In general, the research in variance or scale parameters have been retarded compared with that of mean or location parameters. The reason for this may come from the deficiency of demands in the application aspect. However it cannot be denied either that the distributions of the LR functions and related statistics have not been fully developed until now. This phenomenon already has been confirmed by Park (2018) for the study of testing procedure for the covariance matrix even for the one-sample problem. If we confess the difficulty for the derivation of the LR statistic, we have found during the preliminary simulation study that the limiting distribution of 2log LR(σ12,,σK2;X) did not work properly but just fail simply since the size of test could hardly been achieved for any given nominal significance level. This should have been found by Bartlett (1937) since he proposed the modified form, BA of 2log LR(σ12,,σK2;X) to be adjusted for the chi-square distribution with K−1 df, which was successful for normal distribution but not for the others. Even though our approach cannot be called as a ground-breaking method, one should consider seriously adopting an alternative approach. Therefore our results may be far from completion but can be a bridge to cross the unfinished battle ground for the tests of variance and/or scale parameters.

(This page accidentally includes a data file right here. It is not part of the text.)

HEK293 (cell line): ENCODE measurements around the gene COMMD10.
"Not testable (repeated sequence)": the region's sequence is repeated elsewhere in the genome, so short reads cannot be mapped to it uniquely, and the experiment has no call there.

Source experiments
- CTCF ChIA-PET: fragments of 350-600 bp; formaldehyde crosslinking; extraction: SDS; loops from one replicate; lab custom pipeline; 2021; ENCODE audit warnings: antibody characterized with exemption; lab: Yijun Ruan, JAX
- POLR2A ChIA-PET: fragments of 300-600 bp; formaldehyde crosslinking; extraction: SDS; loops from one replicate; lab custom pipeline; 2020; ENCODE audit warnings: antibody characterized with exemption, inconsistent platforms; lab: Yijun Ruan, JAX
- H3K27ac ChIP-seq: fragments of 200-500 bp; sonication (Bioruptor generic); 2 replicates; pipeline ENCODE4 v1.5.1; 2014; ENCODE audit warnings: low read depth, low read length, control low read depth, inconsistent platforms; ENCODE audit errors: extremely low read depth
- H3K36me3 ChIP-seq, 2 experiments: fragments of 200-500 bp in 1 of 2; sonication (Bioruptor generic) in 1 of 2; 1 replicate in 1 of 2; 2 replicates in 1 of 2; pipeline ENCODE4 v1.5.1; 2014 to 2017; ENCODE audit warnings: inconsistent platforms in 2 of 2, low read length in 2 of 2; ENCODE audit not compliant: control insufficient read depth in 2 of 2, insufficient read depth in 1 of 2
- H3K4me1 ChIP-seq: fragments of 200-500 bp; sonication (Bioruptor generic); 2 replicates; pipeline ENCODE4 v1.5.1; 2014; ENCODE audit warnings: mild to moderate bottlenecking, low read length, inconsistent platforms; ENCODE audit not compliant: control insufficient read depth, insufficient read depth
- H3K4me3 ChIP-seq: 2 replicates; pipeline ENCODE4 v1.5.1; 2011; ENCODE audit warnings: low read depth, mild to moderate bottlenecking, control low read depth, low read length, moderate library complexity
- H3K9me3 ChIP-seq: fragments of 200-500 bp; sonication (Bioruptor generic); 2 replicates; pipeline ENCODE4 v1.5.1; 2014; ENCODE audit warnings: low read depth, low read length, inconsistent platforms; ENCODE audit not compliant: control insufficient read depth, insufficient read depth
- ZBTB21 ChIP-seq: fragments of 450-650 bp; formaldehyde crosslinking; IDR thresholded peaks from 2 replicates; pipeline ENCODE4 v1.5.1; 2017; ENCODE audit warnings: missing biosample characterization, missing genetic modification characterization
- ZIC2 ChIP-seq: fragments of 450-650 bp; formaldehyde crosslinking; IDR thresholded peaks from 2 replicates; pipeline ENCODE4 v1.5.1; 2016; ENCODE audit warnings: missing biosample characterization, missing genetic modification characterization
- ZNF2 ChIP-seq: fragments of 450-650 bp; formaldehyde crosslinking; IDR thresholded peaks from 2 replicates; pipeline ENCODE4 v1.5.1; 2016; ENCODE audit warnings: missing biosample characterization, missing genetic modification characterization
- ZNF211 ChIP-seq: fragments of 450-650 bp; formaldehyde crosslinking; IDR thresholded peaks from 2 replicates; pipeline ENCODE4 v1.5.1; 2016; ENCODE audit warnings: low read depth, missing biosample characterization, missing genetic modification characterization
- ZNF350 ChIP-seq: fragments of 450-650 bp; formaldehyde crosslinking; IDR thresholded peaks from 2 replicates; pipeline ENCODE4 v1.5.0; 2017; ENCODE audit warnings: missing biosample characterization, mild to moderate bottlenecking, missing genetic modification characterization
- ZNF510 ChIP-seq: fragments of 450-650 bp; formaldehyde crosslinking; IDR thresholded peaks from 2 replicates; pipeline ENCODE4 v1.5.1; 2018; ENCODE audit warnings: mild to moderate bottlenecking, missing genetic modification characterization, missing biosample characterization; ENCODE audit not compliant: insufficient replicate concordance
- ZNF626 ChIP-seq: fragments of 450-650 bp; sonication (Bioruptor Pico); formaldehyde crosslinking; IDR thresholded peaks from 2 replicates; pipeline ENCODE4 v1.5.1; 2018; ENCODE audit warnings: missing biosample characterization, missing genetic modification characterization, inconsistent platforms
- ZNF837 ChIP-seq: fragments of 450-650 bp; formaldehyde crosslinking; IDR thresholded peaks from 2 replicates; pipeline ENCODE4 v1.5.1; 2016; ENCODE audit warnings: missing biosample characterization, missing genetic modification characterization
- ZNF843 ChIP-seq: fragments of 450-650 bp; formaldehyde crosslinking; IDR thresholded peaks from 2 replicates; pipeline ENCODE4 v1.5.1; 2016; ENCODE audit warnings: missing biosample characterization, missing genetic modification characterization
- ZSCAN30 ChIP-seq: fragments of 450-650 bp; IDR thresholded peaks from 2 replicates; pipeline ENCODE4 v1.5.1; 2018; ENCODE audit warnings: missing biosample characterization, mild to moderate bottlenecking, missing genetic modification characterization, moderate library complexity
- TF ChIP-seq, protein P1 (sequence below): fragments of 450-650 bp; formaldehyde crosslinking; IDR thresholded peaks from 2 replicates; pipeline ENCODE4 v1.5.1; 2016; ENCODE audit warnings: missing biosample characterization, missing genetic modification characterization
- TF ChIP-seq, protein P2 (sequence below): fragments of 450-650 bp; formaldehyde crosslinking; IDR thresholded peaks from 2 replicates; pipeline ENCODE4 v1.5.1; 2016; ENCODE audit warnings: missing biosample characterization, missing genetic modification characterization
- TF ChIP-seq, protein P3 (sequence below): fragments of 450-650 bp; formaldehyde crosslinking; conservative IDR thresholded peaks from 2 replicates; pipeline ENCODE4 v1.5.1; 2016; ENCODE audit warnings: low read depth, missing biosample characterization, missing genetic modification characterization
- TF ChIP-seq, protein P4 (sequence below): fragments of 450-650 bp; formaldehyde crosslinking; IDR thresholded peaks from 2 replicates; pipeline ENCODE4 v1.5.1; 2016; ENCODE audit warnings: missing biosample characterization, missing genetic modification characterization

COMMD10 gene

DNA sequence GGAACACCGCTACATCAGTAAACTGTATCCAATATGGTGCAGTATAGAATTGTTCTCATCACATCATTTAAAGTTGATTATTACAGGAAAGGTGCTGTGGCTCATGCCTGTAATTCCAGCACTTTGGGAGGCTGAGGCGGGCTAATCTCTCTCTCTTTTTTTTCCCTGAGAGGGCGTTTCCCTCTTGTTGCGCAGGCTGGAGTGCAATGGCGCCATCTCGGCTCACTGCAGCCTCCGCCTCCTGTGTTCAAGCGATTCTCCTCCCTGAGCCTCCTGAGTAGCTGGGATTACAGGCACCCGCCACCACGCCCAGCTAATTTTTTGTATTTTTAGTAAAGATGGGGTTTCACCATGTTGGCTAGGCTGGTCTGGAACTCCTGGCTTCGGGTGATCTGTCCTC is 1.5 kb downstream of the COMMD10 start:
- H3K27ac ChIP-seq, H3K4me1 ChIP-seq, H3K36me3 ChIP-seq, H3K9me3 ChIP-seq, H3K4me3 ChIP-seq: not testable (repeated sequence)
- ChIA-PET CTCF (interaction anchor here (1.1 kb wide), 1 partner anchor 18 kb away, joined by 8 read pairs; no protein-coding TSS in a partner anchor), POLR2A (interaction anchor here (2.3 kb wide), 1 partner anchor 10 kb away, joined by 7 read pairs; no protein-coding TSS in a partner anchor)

Nowadays the simultaneous test procedures for the mean and variance or location and scale parameters have appeared in the media of statistical journals frequently (Park, 2015, 2017). However the lack of the results for the variance and scale parameters could be obstacles for this research. Therefore one may take a privilege from this result to further ones research for simultaneous tests or the tests among variances.

TABLES

Table 1

Doughnut fat absorption data

Amount of fat absorbed

Fat 1Fat 2Fat 3Fat 4
164178175155
172191193166
168197178149
177182171164
156185163170
195177176168

Table 2

p-values for doughnut data

TestLRFCLCTCTHABAW
p-value0.57090.50700.58770.60380.59710.62580.3613

LR = likelihood ratio; FC = Fisher combination; LC = Liptak combination; TC = Tippett combination; THA = Tippett and Hartley test; BA = Bartlett statistic; W = Levene test statistic.